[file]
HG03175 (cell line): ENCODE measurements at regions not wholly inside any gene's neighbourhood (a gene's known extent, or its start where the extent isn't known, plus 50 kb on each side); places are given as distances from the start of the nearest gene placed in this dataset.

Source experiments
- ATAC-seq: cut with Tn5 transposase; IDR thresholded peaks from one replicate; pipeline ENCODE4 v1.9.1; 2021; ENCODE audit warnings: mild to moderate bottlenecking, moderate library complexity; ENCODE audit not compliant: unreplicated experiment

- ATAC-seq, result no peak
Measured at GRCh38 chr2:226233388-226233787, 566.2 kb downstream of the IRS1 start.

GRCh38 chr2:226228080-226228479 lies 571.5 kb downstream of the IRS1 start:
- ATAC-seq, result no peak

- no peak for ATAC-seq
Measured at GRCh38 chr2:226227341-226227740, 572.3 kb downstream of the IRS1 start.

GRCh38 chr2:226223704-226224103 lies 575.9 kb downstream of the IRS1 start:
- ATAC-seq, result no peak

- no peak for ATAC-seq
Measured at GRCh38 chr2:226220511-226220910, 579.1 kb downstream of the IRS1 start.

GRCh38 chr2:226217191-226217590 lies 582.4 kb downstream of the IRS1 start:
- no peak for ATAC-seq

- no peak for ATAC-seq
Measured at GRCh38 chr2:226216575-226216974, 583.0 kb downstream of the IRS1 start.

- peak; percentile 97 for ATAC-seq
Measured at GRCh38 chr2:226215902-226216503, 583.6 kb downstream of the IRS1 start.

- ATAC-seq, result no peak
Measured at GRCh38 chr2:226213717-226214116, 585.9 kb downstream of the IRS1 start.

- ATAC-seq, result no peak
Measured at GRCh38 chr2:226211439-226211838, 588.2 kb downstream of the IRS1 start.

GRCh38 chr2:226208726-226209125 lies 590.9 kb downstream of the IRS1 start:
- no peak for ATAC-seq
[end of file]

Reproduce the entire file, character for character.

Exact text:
HG03175 (cell line): ENCODE measurements at regions not wholly inside any gene's neighbourhood (a gene's known extent, or its start where the extent isn't known, plus 50 kb on each side); places are given as distances from the start of the nearest gene placed in this dataset.

Source experiments
- ATAC-seq: cut with Tn5 transposase; IDR thresholded peaks from one replicate; pipeline ENCODE4 v1.9.1; 2021; ENCODE audit warnings: mild to moderate bottlenecking, moderate library complexity; ENCODE audit not compliant: unreplicated experiment

- ATAC-seq, result no peak
Measured at GRCh38 chr2:226233388-226233787, 566.2 kb downstream of the IRS1 start.

GRCh38 chr2:226228080-226228479 lies 571.5 kb downstream of the IRS1 start:
- ATAC-seq, result no peak

- no peak for ATAC-seq
Measured at GRCh38 chr2:226227341-226227740, 572.3 kb downstream of the IRS1 start.

GRCh38 chr2:226223704-226224103 lies 575.9 kb downstream of the IRS1 start:
- ATAC-seq, result no peak

- no peak for ATAC-seq
Measured at GRCh38 chr2:226220511-226220910, 579.1 kb downstream of the IRS1 start.

GRCh38 chr2:226217191-226217590 lies 582.4 kb downstream of the IRS1 start:
- no peak for ATAC-seq

- no peak for ATAC-seq
Measured at GRCh38 chr2:226216575-226216974, 583.0 kb downstream of the IRS1 start.

- peak; percentile 97 for ATAC-seq
Measured at GRCh38 chr2:226215902-226216503, 583.6 kb downstream of the IRS1 start.

- ATAC-seq, result no peak
Measured at GRCh38 chr2:226213717-226214116, 585.9 kb downstream of the IRS1 start.

- ATAC-seq, result no peak
Measured at GRCh38 chr2:226211439-226211838, 588.2 kb downstream of the IRS1 start.

GRCh38 chr2:226208726-226209125 lies 590.9 kb downstream of the IRS1 start:
- no peak for ATAC-seq